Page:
Picking the right person for the defence portfolio can be a tough call as the choice can be crucial to the country's security and a government's fate, according to observers.
It wasn’t unexpected then that there was a lot of speculation as to who the likely defence minister would be during the few weeks prior to the cabinet appointees being finalised.
The defence minister post is typically taken by the party which leads government formation, in this case Pheu Thai. In this latest cabinet appointment, it was one of those times when it was the rule, not the exception.
In previous administrations, defence ministers were usually former senior military men, preferably one closely aligned with the prime minister or a powerful figure in the government.
A top military man being entrusted with the defence portfolio became almost a tradition. It was also largely a legacy of the militaristic dominance of Thai politics in days gone by.
However, Pheu Thai is billed as a trailblazer when it comes to picking a defence minister. The Yingluck Shinawatra administration, led by Pheu Thai, broke with tradition when Yingluck made the unprecedented move to concurrently hold the premiership and be the country’s first female defence minister.
A fugitive who fled overseas to escape a court conviction in connection with the graft-riddled handling of her administration’s rice-pledging scheme, Yingluck was the fourth civilian to oversee the Defence Ministry, following three former premiers before her — Chuan Leekpai who became defence minister in September 1997, Samak Sundaravej in February 2008 and Somchai Wongsawat in September 2008.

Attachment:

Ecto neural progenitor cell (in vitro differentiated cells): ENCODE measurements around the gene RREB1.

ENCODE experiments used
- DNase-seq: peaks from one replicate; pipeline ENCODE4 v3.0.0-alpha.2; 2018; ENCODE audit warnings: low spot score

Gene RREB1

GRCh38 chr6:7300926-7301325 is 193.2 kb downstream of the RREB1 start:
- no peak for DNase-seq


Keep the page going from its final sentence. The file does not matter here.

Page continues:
Yingluck was her government’s third defence minister after Gen Yuthasak Sasiprapha and ACM Sukampol Suwannathat.
Except for Mr Chuan, the Democrat Party patriarch, Samak and Mr Somchai retained ties to what is now the Pheu Thai Party.
Samak was succeeded as prime minister by Mr Somchai, and both men headed administrations led by the People’s Power Party (PPP), which was eventually ordered dissolved by the Constitutional Court for electoral fraud before being reborn as Pheu Thai.
Back in government, Pheu Thai had many wondering and betting on who its choice of defence minister would be and whether it would pick a civilian over a military figure.